History, 1838–1856, volume F-1 [1 May 1844–8 August 1844]

  • Source Note
  • Historical Introduction
Page 146
image
<​June 22​> as “you lie like hell” from a crown of persons present; these facts shew conclusively that he is under the influence of the mob spirit, and is designedly intending to place us in the hands of murderous assassins, and is conniving at our destruction; or else that he is to ignorant and stupid, that he does not understand the corrupt and diabolical spirits that are around him. [HC 6:542]
Elder gave the following account of his interview with the :—
“After waiting the ’s pleasure for some time we had an audience; but such an audience! He was surrounded by some of the vilest and most unprincipled men in creation; some of them had an appearance of respectability, but many of them lacked even that. and I believe were there, , and , , a lawyer from ; a mobocratic merchant from , , a number of his associates, and the ’s secretary, in all some fifteen or twenty persons, most of whom were recreant to virtue, honor integrity and everything that is considered honorable among men. I can well remember the feelings of disgust that I had in seeing the surrounded by such an infamous group, and on being introduced to men of so questionable a character; and had I been on private business, I should have turned to depart, and told the that, if he thought proper to associate with such questionable characters, I should beg leave to be excused, but coming, as we did, on public business, we could not of course consult our private feelings.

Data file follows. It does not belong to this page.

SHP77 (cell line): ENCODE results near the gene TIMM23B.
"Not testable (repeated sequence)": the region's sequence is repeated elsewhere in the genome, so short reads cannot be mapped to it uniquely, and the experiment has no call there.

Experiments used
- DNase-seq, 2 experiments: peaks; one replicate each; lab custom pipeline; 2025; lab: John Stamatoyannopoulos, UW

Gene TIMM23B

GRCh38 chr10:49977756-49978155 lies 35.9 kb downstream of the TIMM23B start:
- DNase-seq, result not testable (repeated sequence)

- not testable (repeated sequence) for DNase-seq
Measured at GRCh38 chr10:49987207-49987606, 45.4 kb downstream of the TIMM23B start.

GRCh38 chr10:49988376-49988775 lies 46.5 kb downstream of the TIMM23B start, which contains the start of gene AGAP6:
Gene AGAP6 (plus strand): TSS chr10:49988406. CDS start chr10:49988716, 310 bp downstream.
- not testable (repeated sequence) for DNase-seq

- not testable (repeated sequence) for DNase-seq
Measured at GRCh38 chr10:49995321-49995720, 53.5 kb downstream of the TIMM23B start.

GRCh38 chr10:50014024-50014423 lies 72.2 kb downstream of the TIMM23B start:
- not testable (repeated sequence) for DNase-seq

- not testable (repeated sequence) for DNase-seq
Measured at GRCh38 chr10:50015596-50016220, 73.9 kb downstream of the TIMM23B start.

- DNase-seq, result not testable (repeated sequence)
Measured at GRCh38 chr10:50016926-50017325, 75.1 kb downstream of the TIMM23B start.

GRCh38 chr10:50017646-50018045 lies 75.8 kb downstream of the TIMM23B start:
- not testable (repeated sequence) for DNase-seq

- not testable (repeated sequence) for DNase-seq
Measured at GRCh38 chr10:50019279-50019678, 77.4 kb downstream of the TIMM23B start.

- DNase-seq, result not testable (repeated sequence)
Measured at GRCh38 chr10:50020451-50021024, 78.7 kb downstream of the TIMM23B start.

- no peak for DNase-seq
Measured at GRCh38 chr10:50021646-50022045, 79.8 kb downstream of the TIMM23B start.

“We then stated to the , that in accordance with his request, General Joseph Smith had in response to his call, sent us to him as a committee of conference; that we were acquainted with most of the circumstances that had transpired in and about lately, and were prepared to give him the information; that moreover we had in our possession testimony and affidavits confirmatory of what we should say, which had been forwarded to him by General Joseph Smith; that communications had been forwarded to his by Merssrs , and others, some of which had not reached their destination; but of which we had duplicates with us. We then in brief related an outline of the diffiulties, and the course we had pursued from the commencement of the troubles, up to the present, and handing him the documents, respectfully submitted the whole. During our conversation and explanations with the , we were frequently rudely and impudently contradicted by the fellows he had around him, and of whom he seemed to take no notice.
“He opened and read a number of the documents himself, and as he proceeded, he was frequently interrupted by: ‘That’s a lie’— ‘That’s a God damned lie.’ ‘That’s an infernal falsehood’. ‘That’s a blasted lie’ &c. [HC 6:543]
“These men evidently winced on an exposure of their acts, and thus vulgarly, impudently and falsely repudiated them. One of their number, , addressed himself several times to me, while in conversation with the . I did not notice him until after a frequent repetition of his insolence, when I informed him, that my business at that time was with ; whereupon I continued